Ahead of the gathering at the Elysées Palace, the Interior Ministry said imposing a state of emergency to deal with the escalating chaos was not out of the question.
For the second straight weekend, thousands of Yellow Vest protesters took to the Champs-Elysées and surrounding areas in central Paris, angry over Macron's proposed hike on fuel prices, in violence unseen in decades.
The demonstration descended into mayhem as some protesters overturned and torched vehicles and smashed up shopfronts, throwing pavement stones at riot police, who responded with teargas, water canon and baton charges.
Snap election 'the only way out'
The leader of the hard-right, Marine Le Pen, and the far-left's Jean-Luc Mélenchon said the only way to resolve the chaos was to dissolve parliament.
"Given the gravity of the political crisis, I cannot see any good way out of this except to return to the polling stations," Le Pen, leader of the National Rally, told France 3 television.
"I think we must dissolve the National Assembly and hold new elections based on proportional representation," she added.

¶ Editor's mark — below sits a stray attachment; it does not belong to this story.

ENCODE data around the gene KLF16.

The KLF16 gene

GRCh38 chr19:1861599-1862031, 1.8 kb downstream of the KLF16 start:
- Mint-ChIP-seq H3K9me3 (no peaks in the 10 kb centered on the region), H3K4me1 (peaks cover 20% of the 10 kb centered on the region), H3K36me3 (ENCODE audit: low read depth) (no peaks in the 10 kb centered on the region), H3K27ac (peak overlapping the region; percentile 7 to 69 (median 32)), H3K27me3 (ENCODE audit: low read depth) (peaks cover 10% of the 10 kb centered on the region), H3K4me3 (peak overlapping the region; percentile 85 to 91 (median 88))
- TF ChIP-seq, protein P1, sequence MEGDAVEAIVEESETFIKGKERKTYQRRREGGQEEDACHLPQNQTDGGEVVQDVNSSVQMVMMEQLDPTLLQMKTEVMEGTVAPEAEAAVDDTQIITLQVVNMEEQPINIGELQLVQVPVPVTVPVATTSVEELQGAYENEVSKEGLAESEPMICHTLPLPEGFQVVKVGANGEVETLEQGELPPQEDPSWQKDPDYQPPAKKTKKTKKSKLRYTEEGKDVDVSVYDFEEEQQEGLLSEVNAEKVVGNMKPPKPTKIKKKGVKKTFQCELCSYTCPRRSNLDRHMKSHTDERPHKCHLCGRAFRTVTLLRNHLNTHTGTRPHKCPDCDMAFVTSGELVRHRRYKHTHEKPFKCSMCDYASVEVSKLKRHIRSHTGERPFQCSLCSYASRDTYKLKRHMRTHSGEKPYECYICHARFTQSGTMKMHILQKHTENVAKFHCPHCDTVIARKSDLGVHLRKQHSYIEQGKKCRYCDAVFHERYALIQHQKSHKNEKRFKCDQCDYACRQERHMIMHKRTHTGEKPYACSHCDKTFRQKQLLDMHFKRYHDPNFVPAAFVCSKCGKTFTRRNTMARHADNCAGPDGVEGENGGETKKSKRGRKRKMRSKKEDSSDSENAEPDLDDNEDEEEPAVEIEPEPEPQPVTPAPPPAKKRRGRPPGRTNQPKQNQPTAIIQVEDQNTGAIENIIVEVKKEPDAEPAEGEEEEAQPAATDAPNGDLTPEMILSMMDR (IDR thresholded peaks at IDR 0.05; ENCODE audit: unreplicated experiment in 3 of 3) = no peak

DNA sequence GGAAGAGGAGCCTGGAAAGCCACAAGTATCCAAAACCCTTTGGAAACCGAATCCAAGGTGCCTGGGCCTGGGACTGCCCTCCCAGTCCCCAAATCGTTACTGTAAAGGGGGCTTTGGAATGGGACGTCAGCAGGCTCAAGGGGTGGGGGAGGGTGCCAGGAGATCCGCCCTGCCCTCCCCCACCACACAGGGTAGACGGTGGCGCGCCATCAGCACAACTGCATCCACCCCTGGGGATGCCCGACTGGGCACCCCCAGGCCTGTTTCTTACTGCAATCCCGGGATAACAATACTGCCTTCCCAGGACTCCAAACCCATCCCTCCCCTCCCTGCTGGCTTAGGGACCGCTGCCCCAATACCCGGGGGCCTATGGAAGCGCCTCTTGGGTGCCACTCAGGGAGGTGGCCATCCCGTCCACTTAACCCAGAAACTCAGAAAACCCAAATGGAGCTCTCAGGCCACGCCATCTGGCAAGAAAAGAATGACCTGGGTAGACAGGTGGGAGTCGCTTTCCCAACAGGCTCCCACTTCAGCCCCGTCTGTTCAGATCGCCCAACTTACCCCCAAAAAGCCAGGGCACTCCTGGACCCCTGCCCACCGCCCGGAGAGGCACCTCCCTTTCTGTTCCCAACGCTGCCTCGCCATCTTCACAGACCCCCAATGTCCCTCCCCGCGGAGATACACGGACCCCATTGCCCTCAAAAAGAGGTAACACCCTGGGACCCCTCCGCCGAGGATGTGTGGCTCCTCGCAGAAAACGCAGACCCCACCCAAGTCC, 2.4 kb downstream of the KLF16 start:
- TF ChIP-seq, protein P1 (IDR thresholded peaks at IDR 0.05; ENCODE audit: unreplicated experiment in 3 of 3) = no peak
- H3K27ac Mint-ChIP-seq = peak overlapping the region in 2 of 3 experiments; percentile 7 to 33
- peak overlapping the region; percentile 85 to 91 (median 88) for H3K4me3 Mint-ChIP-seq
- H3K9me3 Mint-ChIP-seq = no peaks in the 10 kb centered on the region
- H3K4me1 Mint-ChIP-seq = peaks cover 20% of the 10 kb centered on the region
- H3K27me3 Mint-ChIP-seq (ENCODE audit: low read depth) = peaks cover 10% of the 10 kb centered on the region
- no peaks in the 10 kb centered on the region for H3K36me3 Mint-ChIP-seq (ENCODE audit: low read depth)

Mélenchon, head of the France Unbowed party, denounced the government for choosing to allow the situation to worsen, instead of appeasing the spiralling discontent by scrapping the fuel tax hikes.
"There's only one way to decide," said Mélenchon on BFM TV. "It's by voting. That's called a dissolution."
Staying the course
Upon his arrival on Sunday morning, after leaving the G20 summit in Buenos Aires, Macron visited the Champs-Elysées and the Arc de Triomphe, which was defaced during Saturday's havoc. He insisted that all perpetrators of violence and vandalism would face justice for their actions.
Some 380 people remain in police custody, a day after the clashes, according to police figures.
After the emergency meeting at the Elysées Palace, a government spokesman said the president would not immediately speak to the media on the situation.
The government has said it is open to dialogue with the gilets jaunes movement – which has no leader – but insisted it would not change course on the increases in fuel duty.